The problem is not a theoretical one. Part of the Duchy's historic inheritance—dating back to 1284—includes properties in the Manor of Savoy. Recently a group of properties on the Strand became in urgent need of renewal. Planning permission for a new building was obtained and for over 12 months a leading firm of surveyors endeavoured to negotiate terms on the open market for the redevelopment of the property within the framework of the Duchy's existing leasing powers. This unfortunately proved to be impossible. The costs of redevelopment were beyond those which the Duchy was able to fund internally and the freehold of the site had to be sold. Although the terms of the sale itself were satisfactory and the proceeds were reinvested, were the process to be repeated over a period of years the Duchy would find that either it retained the ownership of properties which were becoming dilapidated or that it had to sell the freehold of an historic inheritance.

I refer briefly to the schedule to the Bill. It details enactments which would be repealed. I have previously referred to the fact that the original restrictions on the Duchy's powers have been modified over the years. These modifications have taken the form of extending the Duchy's powers in certain instances, either in legislation specific to the Duchy or in other legislation which referred to the Duchy. The Bill before your Lordships would make redundant these limited extensions of the Duchy's powers and consequently their repeal is sought for administrative tidiness.

In summary the Bill seeks to do no more than to put the Duchy of Lancaster in the same position—no better but no worse—than that of other landowners and I therefore recommend the Bill to your Lordships.

Moved, That the Bill be now read a second time.—(Lord Beaverbrook.)

7.32 p.m.

Lord Mishcon

My Lords, who would think that the Government had entered into some kind of conspiracy in regard to an innocent Bill of this kind which is brought before your Lordships for Second Reading? I say that because today is the day before Budget day. The Minister, I think deliberately, did not read the section from the Act which we are meant to be dealing with today. I say in all solemnity that the House should be reminded of the section of the Act passed 286 years ago—I repeat that the Bill comes before the House on the eve of the Budget. I refer to Section V of the Crown Lands Act 1702. I say with a slight smile that your Lordships ought to be reminded of the relevance of that section to the present occasion. Section V reads as follows: And whereas the necessary Expences of supporting the Crown or the greatest part of them were formerly defrayed by a Land Revenue which hath from time to time been impaired and diminished by the Grants of former Kings and Queens of this Realm so that Her Majesties Land Revenues at present can afford very little towards the Support of Her Government nevertheless from time to time upon the Determination of the particular Estates whereupon many Reversions and Remainders in the Crown do now depend or expect and by such Lands Tenements and Hereditaments as may hereafter descent escheat or otherwise accrue or come to Her Majesty Her Heirs or Successors the Land Revenues of the Crown in Fines Rents and other Profits thereof may hereafter be increased and consequently the Burthen upon the Estates of the Subjects of this Realm may be eased and lessened in all future Provisions to be made". The Act was passed some 286 years ago so that the burden upon the taxpayer might be alleviated and the estates of the Crown might increase in value. Here we are, the day before the Budget day, altering the whole of this provision. Accordingly, one would have thought, it is a deliberate measure to increase tomorrow the burden upon the taxpayer. All the forecasts that have been made so far would appear not to carry out such a conspiracy, but I merely mention this for your Lordships' amusement, together with the fact that, again possibly in anticipation of tomorrow, Section VII of that old Act refers to the following: And to the Intent the Inheritance which Her Majesty hath of and in the said Hereditary Duties of Excise upon Beer Ale and other Liquors and of and in the said Revenue arising … in the small Branches of Her Majesties Revenue". Again with great diplomacy and care, the Minister did not anticipate the Budget speech by a reference to these hereditary duties of excise upon beer, ale and other liquors.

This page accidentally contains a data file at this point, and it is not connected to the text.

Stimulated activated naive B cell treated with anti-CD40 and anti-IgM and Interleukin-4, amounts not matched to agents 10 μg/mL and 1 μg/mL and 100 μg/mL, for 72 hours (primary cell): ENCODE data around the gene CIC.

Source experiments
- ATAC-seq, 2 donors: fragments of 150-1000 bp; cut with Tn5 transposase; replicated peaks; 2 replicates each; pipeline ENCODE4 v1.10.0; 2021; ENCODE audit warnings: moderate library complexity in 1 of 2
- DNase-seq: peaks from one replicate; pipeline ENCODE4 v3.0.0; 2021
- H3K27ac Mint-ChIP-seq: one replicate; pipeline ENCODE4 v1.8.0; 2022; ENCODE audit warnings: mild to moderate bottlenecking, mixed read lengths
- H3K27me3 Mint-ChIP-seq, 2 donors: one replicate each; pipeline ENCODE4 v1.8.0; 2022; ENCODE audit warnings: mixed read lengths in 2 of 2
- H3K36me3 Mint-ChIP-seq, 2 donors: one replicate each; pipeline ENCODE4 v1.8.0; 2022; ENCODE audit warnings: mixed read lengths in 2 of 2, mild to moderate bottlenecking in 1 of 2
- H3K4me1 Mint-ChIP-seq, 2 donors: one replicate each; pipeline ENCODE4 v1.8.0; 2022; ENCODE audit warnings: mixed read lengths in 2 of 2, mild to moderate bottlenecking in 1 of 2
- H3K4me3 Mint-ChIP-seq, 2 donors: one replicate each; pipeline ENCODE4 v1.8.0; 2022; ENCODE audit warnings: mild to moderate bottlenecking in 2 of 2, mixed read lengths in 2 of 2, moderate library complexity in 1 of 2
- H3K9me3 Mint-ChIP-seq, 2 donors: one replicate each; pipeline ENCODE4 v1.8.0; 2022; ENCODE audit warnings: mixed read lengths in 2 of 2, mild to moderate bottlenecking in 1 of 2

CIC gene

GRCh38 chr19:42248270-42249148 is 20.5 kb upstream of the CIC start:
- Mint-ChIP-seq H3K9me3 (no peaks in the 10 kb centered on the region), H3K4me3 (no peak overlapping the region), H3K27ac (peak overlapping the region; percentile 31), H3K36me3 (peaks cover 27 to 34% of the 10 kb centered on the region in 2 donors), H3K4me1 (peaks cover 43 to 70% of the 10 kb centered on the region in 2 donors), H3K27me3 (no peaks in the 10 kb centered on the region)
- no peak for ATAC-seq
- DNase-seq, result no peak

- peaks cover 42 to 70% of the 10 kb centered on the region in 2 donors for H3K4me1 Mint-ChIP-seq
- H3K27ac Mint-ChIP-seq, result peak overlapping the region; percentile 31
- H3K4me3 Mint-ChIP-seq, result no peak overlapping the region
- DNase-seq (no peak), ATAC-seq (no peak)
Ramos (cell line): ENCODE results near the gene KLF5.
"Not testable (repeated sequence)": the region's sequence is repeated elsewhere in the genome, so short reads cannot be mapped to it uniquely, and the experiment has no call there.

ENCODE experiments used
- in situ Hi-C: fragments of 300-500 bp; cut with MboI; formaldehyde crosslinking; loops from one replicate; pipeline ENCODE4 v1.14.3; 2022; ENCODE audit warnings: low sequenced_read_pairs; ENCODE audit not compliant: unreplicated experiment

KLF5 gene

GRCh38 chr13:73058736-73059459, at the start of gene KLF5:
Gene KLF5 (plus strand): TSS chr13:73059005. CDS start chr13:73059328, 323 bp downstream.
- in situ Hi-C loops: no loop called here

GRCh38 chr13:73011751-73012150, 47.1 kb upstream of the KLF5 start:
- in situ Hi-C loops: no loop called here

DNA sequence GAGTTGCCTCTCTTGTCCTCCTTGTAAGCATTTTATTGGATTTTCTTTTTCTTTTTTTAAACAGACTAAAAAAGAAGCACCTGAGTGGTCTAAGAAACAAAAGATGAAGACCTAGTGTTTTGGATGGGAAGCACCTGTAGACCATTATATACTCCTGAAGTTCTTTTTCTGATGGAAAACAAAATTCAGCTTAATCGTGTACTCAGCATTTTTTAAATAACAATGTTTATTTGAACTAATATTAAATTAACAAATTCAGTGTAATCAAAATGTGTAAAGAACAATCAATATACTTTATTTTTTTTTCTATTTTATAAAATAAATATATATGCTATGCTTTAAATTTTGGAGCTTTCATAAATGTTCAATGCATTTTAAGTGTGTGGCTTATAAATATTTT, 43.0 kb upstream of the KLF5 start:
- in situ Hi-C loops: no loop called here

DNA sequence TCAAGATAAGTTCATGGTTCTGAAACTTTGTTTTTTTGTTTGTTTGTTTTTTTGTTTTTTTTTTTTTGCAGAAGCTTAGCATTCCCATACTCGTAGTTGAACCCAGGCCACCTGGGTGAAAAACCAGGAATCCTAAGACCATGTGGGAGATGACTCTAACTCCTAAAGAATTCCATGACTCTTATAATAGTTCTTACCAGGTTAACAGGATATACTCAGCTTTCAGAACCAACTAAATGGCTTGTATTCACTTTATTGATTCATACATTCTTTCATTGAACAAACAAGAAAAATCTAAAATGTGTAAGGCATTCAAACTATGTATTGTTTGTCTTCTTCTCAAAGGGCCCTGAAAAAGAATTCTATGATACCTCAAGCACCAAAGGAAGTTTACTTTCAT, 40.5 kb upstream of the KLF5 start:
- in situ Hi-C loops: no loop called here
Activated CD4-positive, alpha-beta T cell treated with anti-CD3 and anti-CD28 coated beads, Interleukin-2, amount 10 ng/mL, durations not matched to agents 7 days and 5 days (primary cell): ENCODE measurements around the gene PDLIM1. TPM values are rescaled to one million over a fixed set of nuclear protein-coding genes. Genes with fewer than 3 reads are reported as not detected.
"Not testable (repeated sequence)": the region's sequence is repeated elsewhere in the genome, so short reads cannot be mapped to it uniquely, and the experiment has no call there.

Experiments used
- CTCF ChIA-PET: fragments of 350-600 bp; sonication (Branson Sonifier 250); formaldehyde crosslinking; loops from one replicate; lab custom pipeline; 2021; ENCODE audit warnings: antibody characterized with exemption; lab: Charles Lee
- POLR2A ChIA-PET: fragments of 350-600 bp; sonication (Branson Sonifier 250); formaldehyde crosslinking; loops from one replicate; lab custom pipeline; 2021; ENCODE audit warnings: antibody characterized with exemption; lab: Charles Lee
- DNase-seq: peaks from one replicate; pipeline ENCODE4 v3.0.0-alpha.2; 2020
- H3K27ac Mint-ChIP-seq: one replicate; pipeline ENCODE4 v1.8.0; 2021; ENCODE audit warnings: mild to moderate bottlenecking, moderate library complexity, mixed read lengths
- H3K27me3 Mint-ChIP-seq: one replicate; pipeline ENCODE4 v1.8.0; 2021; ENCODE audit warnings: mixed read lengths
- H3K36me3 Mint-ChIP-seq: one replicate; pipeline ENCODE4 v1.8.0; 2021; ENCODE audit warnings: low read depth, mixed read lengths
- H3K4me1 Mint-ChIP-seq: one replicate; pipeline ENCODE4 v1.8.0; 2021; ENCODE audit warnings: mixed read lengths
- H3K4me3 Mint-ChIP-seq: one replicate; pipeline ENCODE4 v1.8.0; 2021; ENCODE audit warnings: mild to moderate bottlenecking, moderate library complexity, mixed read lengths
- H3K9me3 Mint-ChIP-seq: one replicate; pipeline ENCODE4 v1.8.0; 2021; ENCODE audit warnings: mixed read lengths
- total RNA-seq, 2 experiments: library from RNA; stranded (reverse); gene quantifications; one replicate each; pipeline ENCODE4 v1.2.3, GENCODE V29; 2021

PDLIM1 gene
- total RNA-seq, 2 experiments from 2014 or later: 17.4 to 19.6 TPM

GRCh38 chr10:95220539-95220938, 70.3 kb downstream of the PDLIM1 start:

Beyond these completely irrelevant observations I have nothing but support for the Bill now before your Lordships.